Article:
, Research Paper
Living A Lie
In the novel, Invisible Man, by Ralph Ellison, a character known as the narrator goes through an eye-opening experience where he allows society to destroy his identity. The narrator describes himself as an invisible man living in a displaced world where people do not notice him. He becomes lost within the racial conformities of time affecting his transition to manhood. It forces him to live a life as a lie in a world where he is not honest with himself; insecure about his beliefs; and confused about his identity. Destined to be one of the prominent black men of America, he succumbs to reality by conforming to the views of others.
As the novel develops, the narrator uses dishonesty as a means to get what he wants in a world where values have little meaning. His misconstrued virtue helps him cope with himself and society. Determined to believe that they never see his true appearance, he makes up stories about crime and violence. At times, the narrator would even argue with people he did not know to create a world he thought he could live in. He conforms to the mindless games played upon him as a byproduct of his environment. He finds his life misunderstood and unparallel to others he meets.
As the novel moves forward, the narrator begins thinking of ways to return to college and make something of himself. Aware of the fact that they kicked him out of school for unacceptable conduct, he still believes his future is promising and nothing will stand in his way. It is only when he finds out from Mr. Emerson that he has been mislead that he comes to grips with his existence. An existence that is nothing more than a shadow of his reality. Soon, he finds his beliefs are unrealistic and impractical. He abandons his hopes of returning to college, after realizing his dreams of ever graduating is remote.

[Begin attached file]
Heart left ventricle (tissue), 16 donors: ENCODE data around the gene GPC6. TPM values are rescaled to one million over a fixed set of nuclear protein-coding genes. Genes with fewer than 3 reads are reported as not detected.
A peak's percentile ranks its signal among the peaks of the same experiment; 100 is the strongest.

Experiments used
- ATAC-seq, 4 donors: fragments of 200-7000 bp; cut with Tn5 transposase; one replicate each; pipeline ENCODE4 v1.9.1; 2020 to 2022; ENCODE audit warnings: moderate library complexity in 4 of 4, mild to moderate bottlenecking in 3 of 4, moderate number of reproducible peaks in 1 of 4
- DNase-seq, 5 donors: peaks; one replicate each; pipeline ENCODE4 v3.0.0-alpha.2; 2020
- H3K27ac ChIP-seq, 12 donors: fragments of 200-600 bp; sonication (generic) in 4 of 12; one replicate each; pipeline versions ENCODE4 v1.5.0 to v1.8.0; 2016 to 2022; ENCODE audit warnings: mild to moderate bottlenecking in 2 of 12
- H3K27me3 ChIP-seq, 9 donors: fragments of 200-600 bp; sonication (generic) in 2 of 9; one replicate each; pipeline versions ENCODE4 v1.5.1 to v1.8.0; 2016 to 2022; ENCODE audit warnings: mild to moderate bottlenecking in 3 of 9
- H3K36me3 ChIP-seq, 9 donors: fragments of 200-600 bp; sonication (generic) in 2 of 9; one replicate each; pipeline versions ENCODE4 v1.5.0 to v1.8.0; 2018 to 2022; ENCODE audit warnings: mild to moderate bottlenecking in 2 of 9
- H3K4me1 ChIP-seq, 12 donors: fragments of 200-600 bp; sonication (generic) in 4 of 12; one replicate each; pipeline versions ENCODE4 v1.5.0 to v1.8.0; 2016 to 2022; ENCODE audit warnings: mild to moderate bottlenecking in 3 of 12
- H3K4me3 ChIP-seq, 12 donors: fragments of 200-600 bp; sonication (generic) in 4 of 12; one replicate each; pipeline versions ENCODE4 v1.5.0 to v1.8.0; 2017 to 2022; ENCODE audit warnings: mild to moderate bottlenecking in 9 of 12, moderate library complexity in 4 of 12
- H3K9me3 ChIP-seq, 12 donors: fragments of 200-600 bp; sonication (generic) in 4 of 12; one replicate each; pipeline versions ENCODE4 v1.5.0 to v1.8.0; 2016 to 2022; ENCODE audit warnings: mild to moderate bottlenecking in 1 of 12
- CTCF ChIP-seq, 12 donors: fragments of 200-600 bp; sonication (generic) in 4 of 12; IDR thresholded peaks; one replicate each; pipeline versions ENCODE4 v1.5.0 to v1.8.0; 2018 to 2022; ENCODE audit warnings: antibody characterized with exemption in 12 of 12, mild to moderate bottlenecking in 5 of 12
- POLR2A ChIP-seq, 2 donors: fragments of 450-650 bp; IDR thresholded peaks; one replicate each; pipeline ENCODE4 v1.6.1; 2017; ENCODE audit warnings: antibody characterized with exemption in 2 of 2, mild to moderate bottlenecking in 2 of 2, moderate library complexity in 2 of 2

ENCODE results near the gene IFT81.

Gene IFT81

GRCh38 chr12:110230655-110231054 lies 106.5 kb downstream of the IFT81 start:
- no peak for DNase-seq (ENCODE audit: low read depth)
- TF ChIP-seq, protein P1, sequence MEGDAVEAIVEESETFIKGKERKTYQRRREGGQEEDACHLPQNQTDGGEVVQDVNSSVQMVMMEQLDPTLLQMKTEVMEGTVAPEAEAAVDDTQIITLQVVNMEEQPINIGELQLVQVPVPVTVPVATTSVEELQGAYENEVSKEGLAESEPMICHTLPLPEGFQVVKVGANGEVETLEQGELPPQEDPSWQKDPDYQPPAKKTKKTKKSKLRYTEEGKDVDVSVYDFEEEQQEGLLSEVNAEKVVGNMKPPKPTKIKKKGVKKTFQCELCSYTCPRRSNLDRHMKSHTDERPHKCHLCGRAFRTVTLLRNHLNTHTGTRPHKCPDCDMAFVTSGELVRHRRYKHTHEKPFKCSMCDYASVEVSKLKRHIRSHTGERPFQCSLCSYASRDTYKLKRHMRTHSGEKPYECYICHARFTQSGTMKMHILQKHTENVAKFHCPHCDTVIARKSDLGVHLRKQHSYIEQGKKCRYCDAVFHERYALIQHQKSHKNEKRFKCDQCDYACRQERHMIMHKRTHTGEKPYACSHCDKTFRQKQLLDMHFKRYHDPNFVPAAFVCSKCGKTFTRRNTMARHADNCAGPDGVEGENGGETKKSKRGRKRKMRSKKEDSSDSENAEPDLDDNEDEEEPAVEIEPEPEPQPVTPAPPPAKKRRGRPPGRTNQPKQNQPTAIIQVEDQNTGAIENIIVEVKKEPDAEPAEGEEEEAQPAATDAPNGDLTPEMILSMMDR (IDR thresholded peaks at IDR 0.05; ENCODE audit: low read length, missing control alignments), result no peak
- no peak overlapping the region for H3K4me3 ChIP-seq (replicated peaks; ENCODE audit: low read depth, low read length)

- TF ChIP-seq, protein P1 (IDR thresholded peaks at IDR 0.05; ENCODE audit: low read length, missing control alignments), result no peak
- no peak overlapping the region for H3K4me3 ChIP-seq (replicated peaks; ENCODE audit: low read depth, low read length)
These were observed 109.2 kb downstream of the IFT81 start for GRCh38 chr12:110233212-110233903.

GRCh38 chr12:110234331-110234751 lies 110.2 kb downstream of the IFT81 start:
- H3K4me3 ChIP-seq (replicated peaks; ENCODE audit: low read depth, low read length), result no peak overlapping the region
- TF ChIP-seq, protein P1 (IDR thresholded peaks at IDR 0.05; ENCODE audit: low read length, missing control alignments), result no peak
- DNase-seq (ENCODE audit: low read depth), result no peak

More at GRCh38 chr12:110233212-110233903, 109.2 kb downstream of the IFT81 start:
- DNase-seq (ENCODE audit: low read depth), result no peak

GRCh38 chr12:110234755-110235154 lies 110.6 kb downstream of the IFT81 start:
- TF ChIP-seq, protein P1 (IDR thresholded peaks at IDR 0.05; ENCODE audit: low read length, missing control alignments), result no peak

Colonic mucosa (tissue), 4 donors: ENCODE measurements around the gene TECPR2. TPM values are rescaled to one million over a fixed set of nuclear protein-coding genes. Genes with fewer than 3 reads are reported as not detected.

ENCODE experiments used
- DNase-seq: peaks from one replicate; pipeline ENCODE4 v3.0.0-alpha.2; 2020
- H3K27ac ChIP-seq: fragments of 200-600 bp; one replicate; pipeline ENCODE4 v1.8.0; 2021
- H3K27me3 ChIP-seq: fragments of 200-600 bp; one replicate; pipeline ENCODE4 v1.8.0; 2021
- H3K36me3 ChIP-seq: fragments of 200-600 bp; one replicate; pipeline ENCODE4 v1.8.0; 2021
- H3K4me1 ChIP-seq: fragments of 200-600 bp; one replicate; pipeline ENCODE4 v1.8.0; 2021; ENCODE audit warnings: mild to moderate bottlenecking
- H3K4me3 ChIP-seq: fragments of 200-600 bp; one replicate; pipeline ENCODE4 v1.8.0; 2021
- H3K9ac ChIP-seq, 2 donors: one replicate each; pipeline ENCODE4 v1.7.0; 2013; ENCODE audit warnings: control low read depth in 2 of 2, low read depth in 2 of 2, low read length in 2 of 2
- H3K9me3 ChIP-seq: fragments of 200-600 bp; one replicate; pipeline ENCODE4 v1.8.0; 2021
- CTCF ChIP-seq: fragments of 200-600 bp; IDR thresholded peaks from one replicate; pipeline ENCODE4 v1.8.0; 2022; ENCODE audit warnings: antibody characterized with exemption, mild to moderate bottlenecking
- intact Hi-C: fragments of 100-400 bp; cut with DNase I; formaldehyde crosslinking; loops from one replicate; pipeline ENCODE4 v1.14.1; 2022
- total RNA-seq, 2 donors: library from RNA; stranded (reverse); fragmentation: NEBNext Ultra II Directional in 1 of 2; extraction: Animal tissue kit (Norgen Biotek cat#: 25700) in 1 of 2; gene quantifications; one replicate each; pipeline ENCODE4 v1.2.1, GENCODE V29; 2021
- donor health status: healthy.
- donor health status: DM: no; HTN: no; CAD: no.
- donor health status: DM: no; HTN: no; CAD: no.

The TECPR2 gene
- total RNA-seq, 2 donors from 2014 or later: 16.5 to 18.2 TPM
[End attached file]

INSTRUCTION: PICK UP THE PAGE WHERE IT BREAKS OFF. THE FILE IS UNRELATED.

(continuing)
In time, the narrator accepts his fate and is determined to change his identity. Encouraged by friends and concerned brothers, he joins a Brotherhood order where they teach him how to be a better person. After the narrator becomes a member of the Brotherhood, he finds himself carrying out orders and complying with everything asked of him. “Right or wrong,” they instruct him to do what they ask without question. Disappointed and confused with the Brotherhood, he decides to flee and assume the identity of a man named Rhinehart. This identity leads him to fame, power, and respect. It is not long before the narrator realizes his new identity as a hoodlum, ironically, is one of a preacher as well. Completely stunned, the narrator concludes that an individual’s identity is based upon the society in which they live. He finally accepts the truth about himself and how he fits within it. More important, he faces living life as himself rather than a lie. In the narrator’s words, “it is best to become one, and not many.”
The narrator is a man living in a world where society judges those, who judge themselves for mere satisfaction of achievement. He tries to create a man to live in a world full of disillusionment, thus, creating a man that lives a lie with dishonesty, insecurity, and false identity. In the end, the narrator reverts to the person he’s always been and accepts the fact that people judge life by the way they live. And not by the way most of us want it to be.